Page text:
CIA releases 470,000 files seized in Abbottabad raid that killed Osama bin LadenCIA has released 470,000 additional files seized in the 2011 US raid on a compound in Pakistan's Abbottabad that killed al-Qaeda leader Osama bin Laden.
The Central Intelligence Agency (CIA) has released 470,000 additional files seized in the 2011 US raid on a Pakistani compound that killed al-Qaeda leader Osama bin Laden. It was the fourth trove of documents, images and computer files recovered during the raid. Earlier materials were released in May 2015, March 2016 and in January of this year.
CIA Director Mike Pompeo said the release of recovered al-Qaeda letters, videos, audio files and other materials provides the opportunity for the American people to gain further insights into the plans and workings of the terrorist organisation.
At the direction of President Donald Trump, the CIA put online 470,000 additional files seized in May 2011 when US Navy SEALs burst into the Abbottabad compound and shot dead Laden.
The files include a 228-page, handwritten personal journal of bin Laden and about 79,000 images and audio files, including practice reels of public speeches, audio correspondence and imagery gathered or generated by al-Qaeda for a variety of purposes. More than 10,000 video files, including the one of Hamza bin Laden's wedding were also released.
However, there are still materials that have not yet been released. The CIA said this includes materials that are sensitive to national security; those protected by copyright; pornography; malware; and blank, corrupted and duplicate files.
The CIA withheld release of nearly two dozen videos, including the one titled The Story of India stating that they were copyrighted videos. The Story of India is a BBC documentary series, written and presented by historian Michael Wood about history of India.
"The CIA will continue to seek opportunities to share information with the American people consistent with our obligation to protect national security," he said.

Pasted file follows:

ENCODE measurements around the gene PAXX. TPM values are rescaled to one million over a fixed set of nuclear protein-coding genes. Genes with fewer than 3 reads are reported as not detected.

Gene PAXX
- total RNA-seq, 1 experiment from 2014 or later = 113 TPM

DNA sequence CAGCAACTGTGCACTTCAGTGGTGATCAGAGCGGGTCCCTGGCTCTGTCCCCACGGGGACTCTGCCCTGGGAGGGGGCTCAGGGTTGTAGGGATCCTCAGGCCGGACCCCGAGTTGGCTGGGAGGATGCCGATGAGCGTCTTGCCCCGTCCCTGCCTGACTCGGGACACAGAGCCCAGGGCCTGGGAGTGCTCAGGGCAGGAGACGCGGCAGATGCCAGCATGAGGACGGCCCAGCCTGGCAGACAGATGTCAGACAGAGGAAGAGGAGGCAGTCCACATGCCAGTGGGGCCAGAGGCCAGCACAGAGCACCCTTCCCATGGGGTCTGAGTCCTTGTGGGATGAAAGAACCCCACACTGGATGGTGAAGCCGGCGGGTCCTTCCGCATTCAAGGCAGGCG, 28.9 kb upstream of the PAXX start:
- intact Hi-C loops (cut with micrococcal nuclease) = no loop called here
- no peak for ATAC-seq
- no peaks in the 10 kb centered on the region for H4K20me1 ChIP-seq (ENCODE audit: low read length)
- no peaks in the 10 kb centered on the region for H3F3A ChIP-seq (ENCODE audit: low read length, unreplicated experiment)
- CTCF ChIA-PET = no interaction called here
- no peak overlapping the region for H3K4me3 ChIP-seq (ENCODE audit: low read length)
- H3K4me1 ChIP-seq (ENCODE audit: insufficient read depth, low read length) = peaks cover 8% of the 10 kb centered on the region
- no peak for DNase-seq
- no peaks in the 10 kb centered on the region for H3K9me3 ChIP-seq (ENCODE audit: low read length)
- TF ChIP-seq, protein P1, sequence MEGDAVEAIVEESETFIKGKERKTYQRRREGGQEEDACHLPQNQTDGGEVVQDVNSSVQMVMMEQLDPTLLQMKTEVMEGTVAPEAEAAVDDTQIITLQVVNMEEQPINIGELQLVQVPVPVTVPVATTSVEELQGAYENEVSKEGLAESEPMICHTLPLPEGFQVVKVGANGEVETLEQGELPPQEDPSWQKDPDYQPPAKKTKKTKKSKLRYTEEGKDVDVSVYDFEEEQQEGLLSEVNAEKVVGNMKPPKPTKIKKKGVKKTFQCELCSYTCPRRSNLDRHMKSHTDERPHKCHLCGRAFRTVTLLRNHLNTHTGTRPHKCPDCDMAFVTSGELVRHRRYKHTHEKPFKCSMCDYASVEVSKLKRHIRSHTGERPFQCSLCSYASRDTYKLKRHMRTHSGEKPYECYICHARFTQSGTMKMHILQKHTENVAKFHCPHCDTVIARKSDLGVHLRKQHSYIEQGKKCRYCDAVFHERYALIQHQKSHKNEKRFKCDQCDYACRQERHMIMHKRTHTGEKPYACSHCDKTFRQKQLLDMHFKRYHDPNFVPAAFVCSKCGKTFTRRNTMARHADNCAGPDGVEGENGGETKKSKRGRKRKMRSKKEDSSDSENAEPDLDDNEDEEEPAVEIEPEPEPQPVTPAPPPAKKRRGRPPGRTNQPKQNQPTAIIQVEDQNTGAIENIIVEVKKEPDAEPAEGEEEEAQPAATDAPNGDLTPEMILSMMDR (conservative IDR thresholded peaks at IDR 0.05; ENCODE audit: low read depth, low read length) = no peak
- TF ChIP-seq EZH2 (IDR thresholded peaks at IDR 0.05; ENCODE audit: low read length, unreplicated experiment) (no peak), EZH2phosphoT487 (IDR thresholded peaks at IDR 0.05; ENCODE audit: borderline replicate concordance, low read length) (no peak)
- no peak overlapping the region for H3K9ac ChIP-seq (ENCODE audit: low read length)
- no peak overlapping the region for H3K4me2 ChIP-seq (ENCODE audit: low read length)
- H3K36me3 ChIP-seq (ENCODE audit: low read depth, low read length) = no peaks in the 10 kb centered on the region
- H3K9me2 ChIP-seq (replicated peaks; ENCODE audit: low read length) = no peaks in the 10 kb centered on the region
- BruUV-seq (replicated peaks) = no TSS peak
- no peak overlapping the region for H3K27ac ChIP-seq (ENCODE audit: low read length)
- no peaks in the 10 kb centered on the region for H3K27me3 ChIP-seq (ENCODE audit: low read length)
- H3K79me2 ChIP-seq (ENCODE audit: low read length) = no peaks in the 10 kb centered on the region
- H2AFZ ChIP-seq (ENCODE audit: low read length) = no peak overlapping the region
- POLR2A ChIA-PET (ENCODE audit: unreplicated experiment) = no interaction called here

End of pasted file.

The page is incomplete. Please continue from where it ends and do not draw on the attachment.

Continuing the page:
"The materials are posted in the original Arabic and in as close to the original form as possible, modified only so the files cannot be edited," the CIA said.
The CIA said these materials provide insights into the origins of fissures that exist today between al-Qaeda and the ISIS, as well as strategic, doctrinal and religious disagreements within al-Qaeda and its allies; and hardships that the terror group faced at the time of Laden's death.
Other themes in the materials include al-Qaeda's preparations to commemorate the tenth anniversary of 9/11 and the group's attempts to promulgate its message through western media.
The documents also provide insight into al-Qaeda's efforts to exploit the Arab awakening for its benefit and that of the global jihad, its clashes with the Islamic State group, Laden's efforts to maintain unity within the group and among its affiliates despite disagreements over tactics and doctrine and the terror group's efforts to rehabilitate its tarnished image among Muslims due its mistakes and negative media portrayals.
Also included in the material is information about how al-Qaida planned to mark the 10th anniversary of the September 11, 2001 attacks and the network's work to spread its message through Western media.
They also shed light on hardships that al-Qaida faced at the time of bin Laden's death.
Not all the material, however, was of a serious nature. There was a video known as "Charlie bit my finger!" depicting a boy and his baby brother who bit his finger. There also were YouTube videos about crochet, including "How to Crochet a Flower."
And bin Laden's video collection included "Antz," a 1990s animated adventure comedy about an ant colony, "Chicken Little" and "The Three Musketeers." Also in the collection were "Where in the World is Osama bin Laden" and several National Geographic programs: "Kung Fu Killers," ''Inside the Green Berets" and "World's Worst Venom."